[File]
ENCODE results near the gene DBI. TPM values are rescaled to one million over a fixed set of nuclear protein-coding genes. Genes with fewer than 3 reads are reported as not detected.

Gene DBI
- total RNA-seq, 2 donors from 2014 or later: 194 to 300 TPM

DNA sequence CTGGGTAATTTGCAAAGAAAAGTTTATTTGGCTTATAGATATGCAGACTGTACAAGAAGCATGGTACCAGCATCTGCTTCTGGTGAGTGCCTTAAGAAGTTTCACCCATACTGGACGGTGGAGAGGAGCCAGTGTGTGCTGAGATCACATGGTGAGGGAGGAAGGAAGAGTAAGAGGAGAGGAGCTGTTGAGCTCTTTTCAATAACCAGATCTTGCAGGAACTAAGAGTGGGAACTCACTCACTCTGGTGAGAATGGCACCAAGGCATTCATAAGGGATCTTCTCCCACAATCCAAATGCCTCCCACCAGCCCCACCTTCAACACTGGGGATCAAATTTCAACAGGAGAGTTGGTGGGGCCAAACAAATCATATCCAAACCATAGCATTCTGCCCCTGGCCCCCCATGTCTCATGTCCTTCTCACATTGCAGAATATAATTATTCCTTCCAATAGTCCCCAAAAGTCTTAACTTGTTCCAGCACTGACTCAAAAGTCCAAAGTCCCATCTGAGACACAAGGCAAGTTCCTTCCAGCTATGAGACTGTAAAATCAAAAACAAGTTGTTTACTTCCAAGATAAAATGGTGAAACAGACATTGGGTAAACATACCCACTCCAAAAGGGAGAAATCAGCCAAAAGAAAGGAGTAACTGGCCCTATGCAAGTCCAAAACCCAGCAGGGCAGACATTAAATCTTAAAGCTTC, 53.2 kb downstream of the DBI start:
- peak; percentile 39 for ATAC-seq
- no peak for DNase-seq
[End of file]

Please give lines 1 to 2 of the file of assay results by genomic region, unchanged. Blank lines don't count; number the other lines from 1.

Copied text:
ENCODE results near the gene DBI. TPM values are rescaled to one million over a fixed set of nuclear protein-coding genes. Genes with fewer than 3 reads are reported as not detected.

Gene DBI